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Resource degradation in the African commons: accounting for institutional decay

Published online by Cambridge University Press:  01 October 2008

DANIEL W. BROMLEY*
Affiliation:
Anderson-Bascom Professor of Applied Economics, University of Wisconsin-Madison, 427 Lorch Street, Madison, WI 53706. Email: dbromley@wisc.edu

Abstract

The development literature has devoted considerable attention to the commons and has ignored the wider economic context of the commons. I develop a model of two kinds of agents (naïve and sophisticated) using two kinds of assets (safe and unsafe) to illustrate the possibility of resource degradation in the commons in the absence of free riding, shirking, and general theft among members of the village and its associated commons. This model makes it possible to understand that degradation of the commons arises from factors outside of the commons rather than arising from ‘perverse’ property rights and selfish behavior within the commons. This approach suggests a needed reformulation of development assistance away from prescriptions for the commons. Instead, development assistance must be refocused on the more serious challenge of institutional incoherence in the larger economy of which the village and its commons are but a part.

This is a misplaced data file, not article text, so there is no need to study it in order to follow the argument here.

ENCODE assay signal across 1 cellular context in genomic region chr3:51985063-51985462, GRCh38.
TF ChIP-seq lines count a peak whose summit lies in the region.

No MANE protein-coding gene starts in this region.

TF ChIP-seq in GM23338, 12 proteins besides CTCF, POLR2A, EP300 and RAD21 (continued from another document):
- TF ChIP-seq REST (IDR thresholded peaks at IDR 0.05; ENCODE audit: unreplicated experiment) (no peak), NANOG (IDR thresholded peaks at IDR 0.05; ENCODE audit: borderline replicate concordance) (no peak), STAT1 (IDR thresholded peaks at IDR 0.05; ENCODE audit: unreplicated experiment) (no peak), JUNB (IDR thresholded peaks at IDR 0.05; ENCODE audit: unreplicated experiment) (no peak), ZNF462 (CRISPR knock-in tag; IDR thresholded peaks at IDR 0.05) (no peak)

Type
Research Article
Copyright
Copyright © Cambridge University Press 2008

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